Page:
DAWSONVILLE, Ga. – Dawson County Tax Assessor Kurt Tangel was the featured speaker at Thursday’s Community Connections Workshop which was held at the Senior Center. Tangel, who has worked for the county the past 12 years, explained the difference in his responsibilities and those of the Tax Commissioner.
“The Tax Commissioner is the one who sends out the bills and collects the taxes,” Tangel said. “The Tax Assessor applies the value to those properties.”
The Tax Assessor does not work directly for the Board of Commissioners, but is directly responsible to the Board of Assessors, five individuals appointed by the commissioners.
This year the Board of Assessors contracted with a private company to perform a county-wide property revaluation which started in June. The company has completed about 15 percent of the data collection and is expected to complete the residential evaluation by the end of next year. Commercial and industrial revaluation won’t be complete until 2019.
Those conducting the revaluation will be in clearly-marked county vehicles to identify themselves. They are permitted to come onto the homeowner’s property, but not inside the home. If the homeowner is not home, they are supposed to leave a door hanger to let the property owner know they have been there.
“We assess the value of property based on what we know the square footage of that home to be,” Tangel said.
Tangel encourages property owners to view their assessment on the Tax Assessor’s web page and if the information is incorrect, to contact his office at any time.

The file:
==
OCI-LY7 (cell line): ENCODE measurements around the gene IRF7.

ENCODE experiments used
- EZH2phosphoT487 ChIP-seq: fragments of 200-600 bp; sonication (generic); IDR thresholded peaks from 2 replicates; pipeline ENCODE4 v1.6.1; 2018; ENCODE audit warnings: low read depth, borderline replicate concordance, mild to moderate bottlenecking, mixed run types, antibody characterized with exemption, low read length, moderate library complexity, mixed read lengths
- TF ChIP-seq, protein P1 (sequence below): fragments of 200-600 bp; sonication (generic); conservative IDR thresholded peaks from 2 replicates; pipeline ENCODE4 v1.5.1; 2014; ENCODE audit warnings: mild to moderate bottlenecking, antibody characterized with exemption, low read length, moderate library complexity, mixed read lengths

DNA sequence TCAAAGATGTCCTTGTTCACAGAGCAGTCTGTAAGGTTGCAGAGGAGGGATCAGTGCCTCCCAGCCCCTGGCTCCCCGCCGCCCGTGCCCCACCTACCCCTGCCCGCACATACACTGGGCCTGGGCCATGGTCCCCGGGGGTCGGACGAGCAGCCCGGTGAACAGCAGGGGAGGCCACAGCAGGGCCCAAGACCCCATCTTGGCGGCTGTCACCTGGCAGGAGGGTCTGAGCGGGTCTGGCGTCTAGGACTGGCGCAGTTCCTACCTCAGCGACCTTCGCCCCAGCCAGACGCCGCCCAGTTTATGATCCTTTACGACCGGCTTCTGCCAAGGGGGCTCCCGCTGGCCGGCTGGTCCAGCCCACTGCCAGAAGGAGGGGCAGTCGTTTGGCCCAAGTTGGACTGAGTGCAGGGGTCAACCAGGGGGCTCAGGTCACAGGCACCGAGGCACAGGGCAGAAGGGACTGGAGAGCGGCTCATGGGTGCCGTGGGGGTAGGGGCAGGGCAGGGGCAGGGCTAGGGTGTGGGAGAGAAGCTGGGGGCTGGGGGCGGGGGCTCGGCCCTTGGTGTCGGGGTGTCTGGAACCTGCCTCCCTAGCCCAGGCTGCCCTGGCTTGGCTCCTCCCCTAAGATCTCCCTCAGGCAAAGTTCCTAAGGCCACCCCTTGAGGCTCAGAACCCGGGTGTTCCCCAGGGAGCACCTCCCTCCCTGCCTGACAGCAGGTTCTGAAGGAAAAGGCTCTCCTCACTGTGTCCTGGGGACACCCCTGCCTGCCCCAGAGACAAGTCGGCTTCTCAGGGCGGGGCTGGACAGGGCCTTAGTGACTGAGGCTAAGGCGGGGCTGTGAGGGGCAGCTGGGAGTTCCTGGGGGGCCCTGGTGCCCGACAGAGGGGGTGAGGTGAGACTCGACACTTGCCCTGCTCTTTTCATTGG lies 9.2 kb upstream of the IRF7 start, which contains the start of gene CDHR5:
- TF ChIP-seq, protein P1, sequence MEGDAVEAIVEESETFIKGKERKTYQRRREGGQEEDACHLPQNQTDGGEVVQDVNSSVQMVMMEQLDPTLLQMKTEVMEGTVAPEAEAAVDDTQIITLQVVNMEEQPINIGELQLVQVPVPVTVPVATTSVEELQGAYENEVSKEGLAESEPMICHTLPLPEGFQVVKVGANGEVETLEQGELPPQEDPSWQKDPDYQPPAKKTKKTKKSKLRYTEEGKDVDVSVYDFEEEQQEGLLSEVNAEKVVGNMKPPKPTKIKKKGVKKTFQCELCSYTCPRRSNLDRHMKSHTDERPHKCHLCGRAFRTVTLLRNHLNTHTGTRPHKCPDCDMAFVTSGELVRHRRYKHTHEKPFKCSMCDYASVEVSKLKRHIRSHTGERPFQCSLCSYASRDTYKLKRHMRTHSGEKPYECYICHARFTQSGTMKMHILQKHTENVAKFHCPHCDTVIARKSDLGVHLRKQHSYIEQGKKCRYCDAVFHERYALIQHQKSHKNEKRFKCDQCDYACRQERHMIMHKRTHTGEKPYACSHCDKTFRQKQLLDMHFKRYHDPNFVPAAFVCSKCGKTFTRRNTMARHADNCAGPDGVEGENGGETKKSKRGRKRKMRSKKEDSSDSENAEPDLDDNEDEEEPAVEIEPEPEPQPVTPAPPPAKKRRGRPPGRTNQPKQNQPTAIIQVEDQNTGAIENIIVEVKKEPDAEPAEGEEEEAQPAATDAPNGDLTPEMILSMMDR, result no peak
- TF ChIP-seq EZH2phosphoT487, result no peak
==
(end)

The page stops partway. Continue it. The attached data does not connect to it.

Asked if the current revaluation is expected to produce any major corrections, Tangel said, “There could be some changes based on increased desirability or scarcity, but I don’t anticipate any major corrections.”
Dawsonville Mayor James Grogan gave a brief review of city projects. “There’s a lot of good things going on,” he said. “We’re completing a sidewalk project that will go totally around the city that should be finished by the end of the year and we’re still working on the park. We sent the paperwork to the EPD and when that comes back, well put it out for construction bids. We hope to have dirt moving on that by the end of the year.”
Grogan also pointed out there is a lot of homebuilding going on in the city. He estimated that 300-400 new homes will be built in the next 12 months.
County Manager David Headley told attendees that county representatives had met with Georgia Department of Transportation Officials earlier in the day to discuss transportation issues in the county.
“We discussed the State Transportation Improvement Program (STIP) in our district,” Headley said. “These are federally-funded dollars that go to the state to do projects such as bridges. We talked about a truck bypass around the city. They’re looking at that, collecting data and looking at a possible alignment. We also talked about some of the roundabout projects we have going on. We talked about the CFI (continuous flow intersection). The state is looking at spending a lot of money here for obvious reasons. They don’t just do these things because they have a lot of money to spend and want to build them. They anticipate a lot of growth here.”